I couldn’t decide which pictures to leave out for this day’s hike up to the #3 peak in South Korea, so I’m going to split the day into two and let the images tell most of the tale. Hope you like them.
First, though, a quick shout-out to my parents, Cliff and Yvonne, who celebrated their 50th anniversary in Brisbane on the weekend, which just goes to show that I can’t blame my apparently terminal bachelorhood on genetics. They’ve been a wonderful team and have been very supportive parents. This (admittedly terrible) picture of a few years back shows them just about to set off on one of the epic multi-week forays into the desert they undertake periodically. I stayed home and froze.
If that “50th anniversary” phrase sounds familiar, that might be because it roughly coincides with that of a certain Liverpudlian outfit’s first single, Love Me Do. I know this because I watch a lot of BBC here and I played the song for some students (never heard it!) in an after-school conversation class yesterday. For some more historical perspective, I was born just a week before the Fab Four played Brisbane — the poor buggers did two nights there!
The group had arrived in the city just after midnight, and were greeted at the airport by 8,000 fans. They were paraded in an open-top truck, but were pelted with food and bits of wood by some Beatles haters in the crowd.
The Beatles were quickly taken to their hotel – aptly named Lennons – where they declared there would be “no more unscheduled appearances. For as long as we’re in Brisbane, it’s the hotel and hall for us”.
The two concerts at the Festival Hall were each seen by 5,500 people, and all tickets sold out well in advance. Once again they were subjected to eggs thrown at the stage, although The Beatles played on and the miscreants were swiftly ejected from the venue ~ The Beatles Bible
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Seorak gets a lot of traffic. The path, in those areas that will support a path, is beautifully made of rough flagstones, often bordered with walled embankments, even up in the more remote sections. The lower stretches often require iron walkways and steps, as the trail follows and crosses a beautiful creek up through high-walled gorges.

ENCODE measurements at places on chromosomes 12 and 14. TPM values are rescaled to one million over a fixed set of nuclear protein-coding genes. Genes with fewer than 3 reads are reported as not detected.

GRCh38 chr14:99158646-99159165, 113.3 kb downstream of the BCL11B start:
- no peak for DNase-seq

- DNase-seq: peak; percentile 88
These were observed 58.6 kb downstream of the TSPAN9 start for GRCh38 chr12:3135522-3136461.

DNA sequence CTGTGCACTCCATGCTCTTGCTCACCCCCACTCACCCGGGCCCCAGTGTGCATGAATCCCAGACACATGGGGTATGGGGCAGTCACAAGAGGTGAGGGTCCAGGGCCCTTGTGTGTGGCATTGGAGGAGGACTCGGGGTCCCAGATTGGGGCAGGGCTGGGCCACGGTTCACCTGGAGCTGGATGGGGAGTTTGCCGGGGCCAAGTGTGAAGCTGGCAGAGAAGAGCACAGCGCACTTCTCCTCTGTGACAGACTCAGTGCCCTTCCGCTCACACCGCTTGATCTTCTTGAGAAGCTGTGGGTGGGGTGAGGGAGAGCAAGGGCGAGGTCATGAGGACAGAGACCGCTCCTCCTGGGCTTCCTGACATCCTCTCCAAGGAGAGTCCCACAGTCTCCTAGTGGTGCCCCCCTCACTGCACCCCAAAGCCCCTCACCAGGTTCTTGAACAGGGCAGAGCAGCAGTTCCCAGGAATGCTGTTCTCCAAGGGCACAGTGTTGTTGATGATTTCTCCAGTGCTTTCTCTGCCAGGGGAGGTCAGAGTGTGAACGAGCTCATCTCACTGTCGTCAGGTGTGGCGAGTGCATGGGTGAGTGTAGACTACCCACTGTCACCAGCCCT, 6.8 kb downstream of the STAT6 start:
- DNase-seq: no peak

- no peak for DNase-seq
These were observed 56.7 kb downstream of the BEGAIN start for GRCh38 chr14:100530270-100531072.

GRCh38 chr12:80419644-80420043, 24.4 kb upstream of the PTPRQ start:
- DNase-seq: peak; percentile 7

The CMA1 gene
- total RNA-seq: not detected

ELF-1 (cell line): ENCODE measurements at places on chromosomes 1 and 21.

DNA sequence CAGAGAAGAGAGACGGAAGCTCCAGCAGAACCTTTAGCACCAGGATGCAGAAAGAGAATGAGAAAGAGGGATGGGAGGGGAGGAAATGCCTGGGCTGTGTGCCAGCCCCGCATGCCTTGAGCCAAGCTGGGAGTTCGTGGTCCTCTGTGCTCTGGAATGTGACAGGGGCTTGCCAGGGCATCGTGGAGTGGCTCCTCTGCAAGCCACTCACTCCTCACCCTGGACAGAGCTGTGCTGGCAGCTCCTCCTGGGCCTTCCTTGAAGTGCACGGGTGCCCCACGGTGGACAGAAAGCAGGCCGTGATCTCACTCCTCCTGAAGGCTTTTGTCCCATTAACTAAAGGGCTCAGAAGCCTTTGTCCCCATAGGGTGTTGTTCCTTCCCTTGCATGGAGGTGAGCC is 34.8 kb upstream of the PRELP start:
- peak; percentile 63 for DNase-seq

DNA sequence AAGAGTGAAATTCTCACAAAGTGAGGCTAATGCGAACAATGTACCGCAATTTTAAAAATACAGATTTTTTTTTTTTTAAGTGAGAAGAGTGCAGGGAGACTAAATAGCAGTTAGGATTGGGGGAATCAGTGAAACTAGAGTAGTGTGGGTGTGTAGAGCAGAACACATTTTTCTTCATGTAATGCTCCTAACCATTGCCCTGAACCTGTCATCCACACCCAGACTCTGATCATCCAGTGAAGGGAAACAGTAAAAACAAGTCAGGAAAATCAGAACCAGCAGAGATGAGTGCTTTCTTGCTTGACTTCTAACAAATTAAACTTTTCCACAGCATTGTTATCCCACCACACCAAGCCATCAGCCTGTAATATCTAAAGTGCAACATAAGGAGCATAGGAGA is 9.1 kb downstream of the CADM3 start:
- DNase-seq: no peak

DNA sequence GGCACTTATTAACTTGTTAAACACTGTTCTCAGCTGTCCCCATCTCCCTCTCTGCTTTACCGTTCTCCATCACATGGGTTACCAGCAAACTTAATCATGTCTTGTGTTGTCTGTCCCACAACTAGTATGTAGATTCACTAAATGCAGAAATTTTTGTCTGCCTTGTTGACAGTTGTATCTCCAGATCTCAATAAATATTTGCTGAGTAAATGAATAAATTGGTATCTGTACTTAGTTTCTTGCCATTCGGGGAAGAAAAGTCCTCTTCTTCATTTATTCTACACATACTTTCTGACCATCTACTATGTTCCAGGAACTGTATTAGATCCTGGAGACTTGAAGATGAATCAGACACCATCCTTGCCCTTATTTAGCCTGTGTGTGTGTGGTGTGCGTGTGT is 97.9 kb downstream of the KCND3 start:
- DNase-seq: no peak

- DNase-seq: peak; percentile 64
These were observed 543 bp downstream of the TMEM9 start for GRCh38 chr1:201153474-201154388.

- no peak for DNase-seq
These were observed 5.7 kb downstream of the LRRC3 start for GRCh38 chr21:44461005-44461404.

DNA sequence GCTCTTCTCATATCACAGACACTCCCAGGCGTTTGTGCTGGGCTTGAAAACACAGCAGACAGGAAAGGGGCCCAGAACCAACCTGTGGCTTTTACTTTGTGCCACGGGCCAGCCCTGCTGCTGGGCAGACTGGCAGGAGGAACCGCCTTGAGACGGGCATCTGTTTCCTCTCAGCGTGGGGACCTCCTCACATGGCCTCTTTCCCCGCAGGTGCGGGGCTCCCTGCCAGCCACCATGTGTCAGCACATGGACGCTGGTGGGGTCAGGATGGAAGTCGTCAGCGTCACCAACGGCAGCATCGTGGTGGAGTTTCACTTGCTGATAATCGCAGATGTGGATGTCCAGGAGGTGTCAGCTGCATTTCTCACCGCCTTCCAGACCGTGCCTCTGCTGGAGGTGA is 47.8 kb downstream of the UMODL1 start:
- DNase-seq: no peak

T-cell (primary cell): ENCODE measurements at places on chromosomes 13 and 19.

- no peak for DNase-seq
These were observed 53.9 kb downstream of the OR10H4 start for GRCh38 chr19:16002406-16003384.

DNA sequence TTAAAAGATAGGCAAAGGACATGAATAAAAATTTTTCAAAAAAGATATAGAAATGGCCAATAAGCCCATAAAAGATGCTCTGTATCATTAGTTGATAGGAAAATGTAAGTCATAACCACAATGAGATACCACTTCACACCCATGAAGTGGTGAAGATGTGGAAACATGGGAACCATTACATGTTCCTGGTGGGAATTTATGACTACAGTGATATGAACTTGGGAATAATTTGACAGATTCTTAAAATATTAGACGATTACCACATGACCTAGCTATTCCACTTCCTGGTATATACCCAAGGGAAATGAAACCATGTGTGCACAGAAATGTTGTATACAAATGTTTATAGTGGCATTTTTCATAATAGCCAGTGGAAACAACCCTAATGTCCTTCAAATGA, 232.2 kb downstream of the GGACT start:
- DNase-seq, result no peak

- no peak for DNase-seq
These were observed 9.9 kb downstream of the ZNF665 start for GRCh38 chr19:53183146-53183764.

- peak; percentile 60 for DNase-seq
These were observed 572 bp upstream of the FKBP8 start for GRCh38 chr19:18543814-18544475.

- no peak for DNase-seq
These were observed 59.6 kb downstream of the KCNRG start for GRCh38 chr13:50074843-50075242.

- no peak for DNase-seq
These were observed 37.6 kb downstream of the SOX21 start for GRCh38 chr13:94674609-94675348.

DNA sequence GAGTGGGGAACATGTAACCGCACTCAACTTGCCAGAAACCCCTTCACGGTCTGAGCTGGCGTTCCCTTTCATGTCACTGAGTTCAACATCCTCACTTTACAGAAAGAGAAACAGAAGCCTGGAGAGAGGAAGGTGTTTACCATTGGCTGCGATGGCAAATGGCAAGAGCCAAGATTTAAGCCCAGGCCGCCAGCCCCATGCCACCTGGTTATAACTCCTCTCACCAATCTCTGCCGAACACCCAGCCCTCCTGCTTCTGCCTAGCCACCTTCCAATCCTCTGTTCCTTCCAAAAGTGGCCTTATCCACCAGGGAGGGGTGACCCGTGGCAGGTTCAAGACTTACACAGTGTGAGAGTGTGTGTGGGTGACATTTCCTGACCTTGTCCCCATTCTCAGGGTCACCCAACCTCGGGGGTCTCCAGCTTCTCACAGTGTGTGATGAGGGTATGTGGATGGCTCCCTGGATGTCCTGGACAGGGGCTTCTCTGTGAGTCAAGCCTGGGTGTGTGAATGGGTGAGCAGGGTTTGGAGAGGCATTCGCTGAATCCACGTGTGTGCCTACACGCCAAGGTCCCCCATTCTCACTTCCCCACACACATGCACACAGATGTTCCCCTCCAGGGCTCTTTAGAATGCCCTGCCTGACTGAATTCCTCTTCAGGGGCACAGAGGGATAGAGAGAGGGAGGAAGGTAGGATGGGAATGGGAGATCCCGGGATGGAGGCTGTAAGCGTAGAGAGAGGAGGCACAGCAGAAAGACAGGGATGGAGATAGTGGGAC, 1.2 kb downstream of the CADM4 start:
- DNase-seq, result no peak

The walls of the gorge were increasingly coloured, as I gained some height, by early-autumn foliage.
The creek was delightful, and here and there groups of walkers were happily ignoring the rope barriers to picnic on the banks. I passed several beautiful green pools carved out over millennia. Swimming is not allowed in the park (a great idea — I’ve seen what happens to popular waterways in Korea on hot days), but if I were alone up there…
It was around 10km to my destination. I had over-packed (food mostly) and came to regret it. But not yet…
The trouble, for a Southern Hemisphere native, was the increasingly intense colour all around me. It meant frequent distractions and photo stops. Them’s the breaks.
I now know that the Korean word for “maple” is danpung: 단풍. I know because successive roomfuls of students have shouted it at me, laughing at my ineptness in deciphering the intricacies of their pronunciation. (I can also add, as an aside, that “rice cake” is ddeok. Yes, stupid me not picking up yesterday, as I tried to write it on the board, the difference between d and dd…)
How’s that for a view? Not a pylon to be seen:
After an hour or so I left the water and the traipse turned into a serious, if extremely scenic hike.
Reaching the ridge at last was a most welcome milestone. I was pretty beat, and climbed up onto this little observation deck to rest. There was a friendly group of young Germans and their Brazilian friend up there, engineering students from a university down south, with excellent English as always.
The sunny skies were clouding over, but the views were still amazing.
Moving on, I started regretting all that food on my back. At last I found myself sitting on a log feasting on peanut butter and bananas, feeling a lot better as I watched the painful progress of a walker I’d met below. A monstrous, positively tumescent Lowe pack that he’d had for 25 years protruded a good 30cm above his head. He was hurting, and stopped frequently, apparently pondering the meaning of it all.
“It’s a very good pack,” he’d said earlier.
Perhaps, perhaps. But so? That was me eight years ago and more. Suddenly my own pack felt like a feather pillow. I went racing onwards. I believe for a few seconds I was actually skipping…
~ And that’s all the Goat wrote